Twenty Again: Episode 3
It’s no easy business being twenty, even the second time around. Our ajumma freshman takes a long hard look at her life up until now, and comes up pretty short when she measures up the last twenty years. Thankfully it gives her a fresh outlook on how to spend what little time she has left and makes her even more determined to do college the right way, which means a happy uplifting episode for us, about living your life with no regrets, no matter what your age.
SONG OF THE DAY
Roy Kim – “날 사랑하지 않는다” (You Don’t Love Me) for the Twenty Again OST [ Download ]
EPISODE 3 RECAP
Grouchy professor Hyun-seok prods Nora for an answer—why in the world is she attending college in secret? He threatens to ask her husband, and she panics at that, which effectively answers his first question about whether her husband knows.
So now he just wants to know why she’s going to college, and she asks why he’s curious about it in the first place. He calls it a habit, that he can’t stand not knowing something he’s curious about. She calls it a threat, but he insists it’s a deal—she answers and he gets her into the psych class she needs.
Nora scowls, then says it’s because her husband told her that no one would befriend her in college and she’d be a lonely outcast. He told her to just stay at home, but she wanted to go to school. Hyun-seok steps closer and asks why she’d want to go to college when she dropped out of high school, and Nora points out that she already answered his question and kept up her end of the deal.
Then all of a sudden she apologizes: “I’m sorry. A long time ago, twenty years ago, I wronged you, right? I wronged you badly? I’m really sorry… but I don’t remember.” Ha. Hyun-seok just stares incredulously and flashes back to high school, just after they first met.
Nora asks him to play that Kim Gun-mo song and tries dancing to it, and when her friend Yoon-young calls it a stupid idea to mix the two dance genres, Hyun-seok hangs his head and says he’s sorry. But Nora stops him and asks why he said he’s sorry when he did nothing wrong. She calls it fun and nudges Yoon-young to join in, and he starts to direct them.
In the present, he’s the one to ask her, “Why are you saying sorry when you did nothing wrong?” But all she does is apologize more, to his ever-growing frustration. She adds that he won’t have to see her face again because she dropped his class like he told her to, and he’s so flabbergasted that she’d even listen to him that he assumes she’s mocking him.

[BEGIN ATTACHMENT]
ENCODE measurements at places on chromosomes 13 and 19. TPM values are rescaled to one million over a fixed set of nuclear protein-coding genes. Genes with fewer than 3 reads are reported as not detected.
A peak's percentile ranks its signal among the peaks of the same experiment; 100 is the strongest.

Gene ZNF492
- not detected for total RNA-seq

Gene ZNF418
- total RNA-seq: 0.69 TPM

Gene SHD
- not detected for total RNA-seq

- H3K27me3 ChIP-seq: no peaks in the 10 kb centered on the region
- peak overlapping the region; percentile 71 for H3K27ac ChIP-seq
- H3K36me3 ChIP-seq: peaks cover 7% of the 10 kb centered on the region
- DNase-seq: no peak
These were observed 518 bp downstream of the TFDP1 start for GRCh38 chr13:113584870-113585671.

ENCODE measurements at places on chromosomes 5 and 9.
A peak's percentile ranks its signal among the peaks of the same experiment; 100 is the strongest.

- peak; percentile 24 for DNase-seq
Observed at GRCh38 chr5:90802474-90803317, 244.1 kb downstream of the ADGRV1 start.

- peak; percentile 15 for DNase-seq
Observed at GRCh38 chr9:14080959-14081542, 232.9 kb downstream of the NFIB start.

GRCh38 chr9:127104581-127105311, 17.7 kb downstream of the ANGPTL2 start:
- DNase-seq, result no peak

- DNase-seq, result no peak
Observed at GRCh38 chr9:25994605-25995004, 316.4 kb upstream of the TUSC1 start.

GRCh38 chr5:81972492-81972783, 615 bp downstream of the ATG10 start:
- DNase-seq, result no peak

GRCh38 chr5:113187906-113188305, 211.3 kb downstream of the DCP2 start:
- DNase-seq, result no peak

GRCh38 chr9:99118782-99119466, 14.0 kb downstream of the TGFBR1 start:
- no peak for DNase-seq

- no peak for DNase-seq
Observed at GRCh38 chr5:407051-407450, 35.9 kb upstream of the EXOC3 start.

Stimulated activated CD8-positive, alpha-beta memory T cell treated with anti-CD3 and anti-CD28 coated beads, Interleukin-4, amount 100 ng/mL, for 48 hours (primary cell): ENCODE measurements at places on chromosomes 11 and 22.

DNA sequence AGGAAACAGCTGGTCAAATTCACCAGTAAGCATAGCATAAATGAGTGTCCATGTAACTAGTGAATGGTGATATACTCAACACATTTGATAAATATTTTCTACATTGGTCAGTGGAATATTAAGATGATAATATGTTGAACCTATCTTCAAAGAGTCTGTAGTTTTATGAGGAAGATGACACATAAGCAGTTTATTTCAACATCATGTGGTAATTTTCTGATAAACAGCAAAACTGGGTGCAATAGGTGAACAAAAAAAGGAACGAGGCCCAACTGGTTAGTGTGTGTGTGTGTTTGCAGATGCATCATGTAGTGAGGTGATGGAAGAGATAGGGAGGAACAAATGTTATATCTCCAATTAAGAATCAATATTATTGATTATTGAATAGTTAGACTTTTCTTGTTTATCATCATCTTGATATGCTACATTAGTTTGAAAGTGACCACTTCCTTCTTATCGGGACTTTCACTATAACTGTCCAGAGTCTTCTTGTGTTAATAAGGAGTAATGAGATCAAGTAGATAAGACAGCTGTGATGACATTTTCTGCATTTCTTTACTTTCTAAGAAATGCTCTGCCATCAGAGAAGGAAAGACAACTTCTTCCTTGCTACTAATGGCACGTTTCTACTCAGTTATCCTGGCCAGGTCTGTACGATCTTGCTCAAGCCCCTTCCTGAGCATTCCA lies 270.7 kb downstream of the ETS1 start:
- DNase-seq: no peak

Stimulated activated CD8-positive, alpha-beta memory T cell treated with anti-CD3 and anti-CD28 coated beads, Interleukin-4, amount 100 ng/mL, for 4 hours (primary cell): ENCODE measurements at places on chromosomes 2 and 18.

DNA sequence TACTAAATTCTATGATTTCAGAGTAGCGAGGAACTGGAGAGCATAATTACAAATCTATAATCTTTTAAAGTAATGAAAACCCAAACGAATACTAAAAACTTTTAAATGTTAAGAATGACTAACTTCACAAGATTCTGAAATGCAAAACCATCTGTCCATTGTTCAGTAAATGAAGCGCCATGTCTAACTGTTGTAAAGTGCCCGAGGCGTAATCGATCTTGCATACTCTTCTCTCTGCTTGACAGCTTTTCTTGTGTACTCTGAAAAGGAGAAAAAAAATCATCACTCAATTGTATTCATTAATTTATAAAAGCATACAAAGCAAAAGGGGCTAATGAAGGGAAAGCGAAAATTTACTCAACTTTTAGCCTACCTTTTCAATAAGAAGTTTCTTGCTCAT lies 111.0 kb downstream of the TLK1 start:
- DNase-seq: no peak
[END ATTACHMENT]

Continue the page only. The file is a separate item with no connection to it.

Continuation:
Nora apologizes for that too, and he barks at her for apologizing over and over, which is so unlike her. She shrinks back and says it’s because he’s being so scary, and he goes slack-jawed: “You… are afraid of me?”
She says it’s because he clearly hates her so much, and by now he just doesn’t even know what to make of her. She says he’ll never have to see her again and scurries away, and he wonders to himself if she’s changed or if she’s just acting.
He thinks she was crying earlier because of that psych class, and chases after her to offer a new deal: She stays in his class, and he’ll get her into the psych class she wants. He blatantly lies that his class is in danger of being canceled if she drops it, and makes the call.
Hubbie Woo-chul gets a text in secret code from his girlfriend Yi-jin, wanting to meet on campus. They have a stealth date on a pair of benches by pretending to be on the phone, and she asks about why his meeting with Hyun-seok over the theater project went so badly.
Woo-chul says he’s too prickly to even have a conversation with, but Yi-jin is full of praises for Hyun-seok, about how he’s so popular that they had to work extra hard to convince him to teach, and how he’s handsome, and brilliant, and frank. Woo-chul is already jealous, though he flatly denies it.
Nora only now wonders how Hyun-seok knew that Woo-chul was her husband, and he offers another trade, answer for answer, if she’ll tell him why she’s in school. He insists that she go first, and she scoffs, “Are you really the Cha Hyun-seok that I knew?” He’s just as skeptical: “Do you think that you’re the Ha Nora that I knew?” They’re so petty, I love it.
She half-lies that she’s going to school because she wanted to match her husband’s level and surprise her family, and Hyun-seok deflates, disappointed that it was such an obvious reason. He gives the boring version of his answer too—that he found out about Woo-chul being her husband through a classmate—and they part ways wondering why they bothered.
Hyun-seok’s assistant Sang-ye asks about Nora rejoining the class at the last minute, and he sighs that he’s already regretting it. She’s curious about his behavior, since he’s not the type to keep someone around if he doesn’t like them, and ventures a guess: “Is Ha Nora the bitch-bitch-bitch?” She says that he got drunk once and talked about his first love, calling her a terrible, frustrating, and unbelievable bitch. He doesn’t bother denying it, and adds stupid to the list.